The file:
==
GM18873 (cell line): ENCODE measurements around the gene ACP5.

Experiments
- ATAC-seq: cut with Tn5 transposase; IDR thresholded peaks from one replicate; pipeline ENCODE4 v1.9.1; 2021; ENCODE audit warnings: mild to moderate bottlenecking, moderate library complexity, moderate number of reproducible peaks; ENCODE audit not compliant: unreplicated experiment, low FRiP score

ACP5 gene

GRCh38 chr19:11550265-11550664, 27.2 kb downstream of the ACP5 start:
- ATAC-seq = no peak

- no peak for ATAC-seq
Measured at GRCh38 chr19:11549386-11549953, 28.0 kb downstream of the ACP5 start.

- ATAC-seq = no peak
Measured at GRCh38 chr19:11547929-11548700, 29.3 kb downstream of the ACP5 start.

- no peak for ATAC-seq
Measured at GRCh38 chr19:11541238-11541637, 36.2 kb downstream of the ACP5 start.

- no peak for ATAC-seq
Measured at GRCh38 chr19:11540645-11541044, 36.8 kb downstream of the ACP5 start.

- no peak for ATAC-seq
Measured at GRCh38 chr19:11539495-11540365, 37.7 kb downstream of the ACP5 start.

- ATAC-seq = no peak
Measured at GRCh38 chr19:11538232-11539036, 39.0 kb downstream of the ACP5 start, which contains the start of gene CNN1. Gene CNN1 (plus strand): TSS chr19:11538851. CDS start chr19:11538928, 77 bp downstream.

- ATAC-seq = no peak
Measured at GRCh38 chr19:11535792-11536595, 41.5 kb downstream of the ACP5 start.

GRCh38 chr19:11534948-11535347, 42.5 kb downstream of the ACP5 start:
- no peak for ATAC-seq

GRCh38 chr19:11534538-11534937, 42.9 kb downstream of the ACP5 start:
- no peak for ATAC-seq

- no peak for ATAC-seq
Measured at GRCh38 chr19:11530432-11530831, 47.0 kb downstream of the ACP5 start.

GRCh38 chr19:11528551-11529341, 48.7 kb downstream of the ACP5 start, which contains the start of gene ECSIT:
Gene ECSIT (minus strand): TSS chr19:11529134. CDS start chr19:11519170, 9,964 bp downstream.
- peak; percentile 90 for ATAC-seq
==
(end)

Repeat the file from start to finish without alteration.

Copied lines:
GM18873 (cell line): ENCODE measurements around the gene ACP5.

Experiments
- ATAC-seq: cut with Tn5 transposase; IDR thresholded peaks from one replicate; pipeline ENCODE4 v1.9.1; 2021; ENCODE audit warnings: mild to moderate bottlenecking, moderate library complexity, moderate number of reproducible peaks; ENCODE audit not compliant: unreplicated experiment, low FRiP score

ACP5 gene

GRCh38 chr19:11550265-11550664, 27.2 kb downstream of the ACP5 start:
- ATAC-seq = no peak

- no peak for ATAC-seq
Measured at GRCh38 chr19:11549386-11549953, 28.0 kb downstream of the ACP5 start.

- ATAC-seq = no peak
Measured at GRCh38 chr19:11547929-11548700, 29.3 kb downstream of the ACP5 start.

- no peak for ATAC-seq
Measured at GRCh38 chr19:11541238-11541637, 36.2 kb downstream of the ACP5 start.

- no peak for ATAC-seq
Measured at GRCh38 chr19:11540645-11541044, 36.8 kb downstream of the ACP5 start.

- no peak for ATAC-seq
Measured at GRCh38 chr19:11539495-11540365, 37.7 kb downstream of the ACP5 start.

- ATAC-seq = no peak
Measured at GRCh38 chr19:11538232-11539036, 39.0 kb downstream of the ACP5 start, which contains the start of gene CNN1. Gene CNN1 (plus strand): TSS chr19:11538851. CDS start chr19:11538928, 77 bp downstream.

- ATAC-seq = no peak
Measured at GRCh38 chr19:11535792-11536595, 41.5 kb downstream of the ACP5 start.

GRCh38 chr19:11534948-11535347, 42.5 kb downstream of the ACP5 start:
- no peak for ATAC-seq

GRCh38 chr19:11534538-11534937, 42.9 kb downstream of the ACP5 start:
- no peak for ATAC-seq

- no peak for ATAC-seq
Measured at GRCh38 chr19:11530432-11530831, 47.0 kb downstream of the ACP5 start.

GRCh38 chr19:11528551-11529341, 48.7 kb downstream of the ACP5 start, which contains the start of gene ECSIT:
Gene ECSIT (minus strand): TSS chr19:11529134. CDS start chr19:11519170, 9,964 bp downstream.
- peak; percentile 90 for ATAC-seq